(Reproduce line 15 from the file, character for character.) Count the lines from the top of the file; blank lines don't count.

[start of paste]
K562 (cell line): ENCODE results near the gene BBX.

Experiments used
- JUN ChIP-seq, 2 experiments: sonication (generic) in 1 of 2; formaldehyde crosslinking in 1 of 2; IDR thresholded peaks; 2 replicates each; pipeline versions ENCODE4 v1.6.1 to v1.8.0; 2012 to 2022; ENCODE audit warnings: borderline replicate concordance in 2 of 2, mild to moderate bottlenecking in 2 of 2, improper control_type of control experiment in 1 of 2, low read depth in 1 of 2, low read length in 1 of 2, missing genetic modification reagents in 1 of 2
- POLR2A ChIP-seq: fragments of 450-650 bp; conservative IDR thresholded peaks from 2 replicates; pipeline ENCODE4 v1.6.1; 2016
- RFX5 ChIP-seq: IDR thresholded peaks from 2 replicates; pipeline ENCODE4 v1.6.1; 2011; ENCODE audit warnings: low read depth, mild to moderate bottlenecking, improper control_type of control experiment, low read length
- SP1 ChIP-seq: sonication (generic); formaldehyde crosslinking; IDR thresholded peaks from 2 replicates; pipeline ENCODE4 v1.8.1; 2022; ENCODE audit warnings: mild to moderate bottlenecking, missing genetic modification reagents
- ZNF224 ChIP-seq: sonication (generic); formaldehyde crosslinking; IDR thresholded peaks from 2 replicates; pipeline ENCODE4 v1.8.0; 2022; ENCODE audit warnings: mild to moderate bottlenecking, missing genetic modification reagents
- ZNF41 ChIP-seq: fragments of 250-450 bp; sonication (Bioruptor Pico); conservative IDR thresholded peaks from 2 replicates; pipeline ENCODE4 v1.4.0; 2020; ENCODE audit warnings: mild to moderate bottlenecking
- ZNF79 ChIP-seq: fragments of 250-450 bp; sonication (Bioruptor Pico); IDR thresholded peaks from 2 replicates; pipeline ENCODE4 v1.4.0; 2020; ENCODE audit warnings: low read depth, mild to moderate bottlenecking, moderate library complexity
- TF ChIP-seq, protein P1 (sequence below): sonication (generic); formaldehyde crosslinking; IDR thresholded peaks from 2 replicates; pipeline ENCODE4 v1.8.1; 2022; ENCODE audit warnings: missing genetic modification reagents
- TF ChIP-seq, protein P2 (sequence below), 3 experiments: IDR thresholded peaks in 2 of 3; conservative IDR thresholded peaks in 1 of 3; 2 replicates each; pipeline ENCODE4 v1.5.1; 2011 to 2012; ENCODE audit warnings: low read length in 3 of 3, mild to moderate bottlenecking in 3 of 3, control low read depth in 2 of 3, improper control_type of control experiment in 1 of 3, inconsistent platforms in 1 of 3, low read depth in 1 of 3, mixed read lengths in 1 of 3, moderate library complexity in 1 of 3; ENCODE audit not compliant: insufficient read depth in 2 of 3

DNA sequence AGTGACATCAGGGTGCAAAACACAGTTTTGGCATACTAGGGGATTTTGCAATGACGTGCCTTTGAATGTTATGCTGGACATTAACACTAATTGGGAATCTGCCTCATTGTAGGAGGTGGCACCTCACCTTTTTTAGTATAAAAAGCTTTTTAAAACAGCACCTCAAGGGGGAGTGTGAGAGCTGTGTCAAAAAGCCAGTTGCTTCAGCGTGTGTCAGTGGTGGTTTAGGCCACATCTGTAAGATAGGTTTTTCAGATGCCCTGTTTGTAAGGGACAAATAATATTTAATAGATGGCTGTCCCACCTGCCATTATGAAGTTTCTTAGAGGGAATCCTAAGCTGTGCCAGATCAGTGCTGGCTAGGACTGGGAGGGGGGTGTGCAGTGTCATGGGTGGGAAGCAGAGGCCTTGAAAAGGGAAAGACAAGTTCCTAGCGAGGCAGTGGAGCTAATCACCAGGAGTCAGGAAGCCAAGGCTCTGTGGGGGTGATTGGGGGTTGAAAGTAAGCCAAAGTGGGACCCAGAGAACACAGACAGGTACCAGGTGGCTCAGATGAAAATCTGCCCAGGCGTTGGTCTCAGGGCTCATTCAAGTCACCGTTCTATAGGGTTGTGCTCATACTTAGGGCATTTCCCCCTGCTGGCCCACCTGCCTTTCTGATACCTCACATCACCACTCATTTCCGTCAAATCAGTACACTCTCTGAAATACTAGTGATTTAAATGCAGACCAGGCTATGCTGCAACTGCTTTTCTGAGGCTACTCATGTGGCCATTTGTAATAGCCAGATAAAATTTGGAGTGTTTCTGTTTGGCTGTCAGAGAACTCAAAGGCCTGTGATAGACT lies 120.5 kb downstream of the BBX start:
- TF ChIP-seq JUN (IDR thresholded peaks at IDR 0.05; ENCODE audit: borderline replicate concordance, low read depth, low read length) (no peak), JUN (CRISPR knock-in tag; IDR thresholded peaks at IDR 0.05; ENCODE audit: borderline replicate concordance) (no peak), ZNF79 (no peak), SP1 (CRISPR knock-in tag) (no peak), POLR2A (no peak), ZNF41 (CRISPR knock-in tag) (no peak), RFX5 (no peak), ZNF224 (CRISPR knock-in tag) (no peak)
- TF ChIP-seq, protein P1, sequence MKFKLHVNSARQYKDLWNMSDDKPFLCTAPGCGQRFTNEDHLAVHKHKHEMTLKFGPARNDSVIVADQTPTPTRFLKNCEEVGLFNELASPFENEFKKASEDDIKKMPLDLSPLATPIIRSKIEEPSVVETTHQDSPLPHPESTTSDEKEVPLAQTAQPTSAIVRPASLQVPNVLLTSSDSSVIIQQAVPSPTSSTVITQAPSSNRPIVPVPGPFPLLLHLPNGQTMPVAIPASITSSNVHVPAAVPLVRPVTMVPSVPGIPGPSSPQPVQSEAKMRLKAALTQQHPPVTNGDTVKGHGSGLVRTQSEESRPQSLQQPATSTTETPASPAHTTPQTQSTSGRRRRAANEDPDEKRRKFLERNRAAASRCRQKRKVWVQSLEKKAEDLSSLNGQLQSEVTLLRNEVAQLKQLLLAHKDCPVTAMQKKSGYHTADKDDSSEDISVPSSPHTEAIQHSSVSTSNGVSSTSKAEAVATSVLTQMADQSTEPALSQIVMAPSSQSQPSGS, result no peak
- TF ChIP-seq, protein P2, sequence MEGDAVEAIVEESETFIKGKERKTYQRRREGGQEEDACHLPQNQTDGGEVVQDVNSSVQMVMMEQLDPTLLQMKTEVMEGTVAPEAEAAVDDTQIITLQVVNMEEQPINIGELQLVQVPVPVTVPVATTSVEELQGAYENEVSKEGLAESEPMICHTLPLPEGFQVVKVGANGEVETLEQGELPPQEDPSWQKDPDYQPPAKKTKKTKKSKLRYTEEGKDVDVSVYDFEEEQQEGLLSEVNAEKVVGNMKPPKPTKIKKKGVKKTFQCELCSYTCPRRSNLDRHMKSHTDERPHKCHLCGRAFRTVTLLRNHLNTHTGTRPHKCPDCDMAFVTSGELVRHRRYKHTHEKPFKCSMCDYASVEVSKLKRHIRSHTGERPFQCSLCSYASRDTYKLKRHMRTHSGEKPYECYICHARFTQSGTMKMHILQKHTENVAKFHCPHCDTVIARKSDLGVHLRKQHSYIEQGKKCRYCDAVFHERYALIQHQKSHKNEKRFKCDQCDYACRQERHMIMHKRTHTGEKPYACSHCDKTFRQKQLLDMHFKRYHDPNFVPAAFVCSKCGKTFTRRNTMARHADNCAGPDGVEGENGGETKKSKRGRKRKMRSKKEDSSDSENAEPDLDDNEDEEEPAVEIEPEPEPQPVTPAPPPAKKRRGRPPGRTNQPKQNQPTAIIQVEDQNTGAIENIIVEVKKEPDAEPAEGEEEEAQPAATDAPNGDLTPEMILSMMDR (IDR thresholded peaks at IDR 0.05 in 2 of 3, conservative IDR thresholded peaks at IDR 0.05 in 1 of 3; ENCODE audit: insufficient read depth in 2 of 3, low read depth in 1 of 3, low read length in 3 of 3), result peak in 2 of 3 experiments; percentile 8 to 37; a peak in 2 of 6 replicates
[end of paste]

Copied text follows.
- TF ChIP-seq, protein P2, sequence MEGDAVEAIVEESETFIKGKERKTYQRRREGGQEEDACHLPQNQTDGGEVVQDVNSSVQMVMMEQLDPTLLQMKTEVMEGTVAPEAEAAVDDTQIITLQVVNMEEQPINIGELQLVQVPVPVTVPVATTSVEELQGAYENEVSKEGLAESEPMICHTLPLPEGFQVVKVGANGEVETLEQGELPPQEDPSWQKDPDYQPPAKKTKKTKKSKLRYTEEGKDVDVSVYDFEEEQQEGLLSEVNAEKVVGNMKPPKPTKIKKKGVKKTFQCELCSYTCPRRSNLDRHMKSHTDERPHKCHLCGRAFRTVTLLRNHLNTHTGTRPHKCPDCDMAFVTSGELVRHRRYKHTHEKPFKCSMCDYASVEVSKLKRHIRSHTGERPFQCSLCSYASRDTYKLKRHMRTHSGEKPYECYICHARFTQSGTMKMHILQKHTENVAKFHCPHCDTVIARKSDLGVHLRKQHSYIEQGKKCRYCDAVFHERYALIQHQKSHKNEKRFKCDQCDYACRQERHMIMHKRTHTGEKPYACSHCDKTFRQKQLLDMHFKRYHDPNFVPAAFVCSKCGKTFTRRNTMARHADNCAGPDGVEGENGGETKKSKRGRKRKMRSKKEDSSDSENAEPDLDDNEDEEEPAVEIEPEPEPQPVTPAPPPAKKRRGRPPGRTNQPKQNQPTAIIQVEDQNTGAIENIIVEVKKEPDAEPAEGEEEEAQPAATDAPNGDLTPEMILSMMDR (IDR thresholded peaks at IDR 0.05 in 2 of 3, conservative IDR thresholded peaks at IDR 0.05 in 1 of 3; ENCODE audit: insufficient read depth in 2 of 3, low read depth in 1 of 3, low read length in 3 of 3), result peak in 2 of 3 experiments; percentile 8 to 37; a peak in 2 of 6 replicates